Viewing the paintings of Laura Owens is a happily engulfing experience. You are gently asked to consider, and re-consider, all possible angles in our wider periphery vision: inside/outside, upside down, open/closed, near/far. Her cool and detached constructions, where noisy questions about perspective, spatial definition, and representation ricochet across quiet canvases, have fun with our logical desire for a more scientific scrutiny.
One of the paintings in this exhibition is a view through the receding doorways of the central gallery of a museum. The physical space is economically mapped out in large, flat areas of colour with minimal detail. In each room, edges of paintings can be glimpsed (the jewels in this composition being where the eye would naturally concentrate), and only here is the paint intensively worked.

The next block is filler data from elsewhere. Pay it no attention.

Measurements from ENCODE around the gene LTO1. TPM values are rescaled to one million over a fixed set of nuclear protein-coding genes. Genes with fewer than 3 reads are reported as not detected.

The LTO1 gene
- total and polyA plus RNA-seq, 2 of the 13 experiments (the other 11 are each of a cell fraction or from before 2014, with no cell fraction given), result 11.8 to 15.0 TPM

Zooming in and out of view is our relationship within and comprehension of the 2-D visual plane. Owens is unafraid to keep one eye on Barnett Newman and the other on David Hockney as she streers us on a well thought-out route through the contradictions of our visual readings.
Laura Owens lives and works in Los Angeles. She has had solo exhibitions at Gavin Brown’s Enterprise in New York and Rosamund Felsen Gallery, Santa Monica. This is her first exhibition in the UK.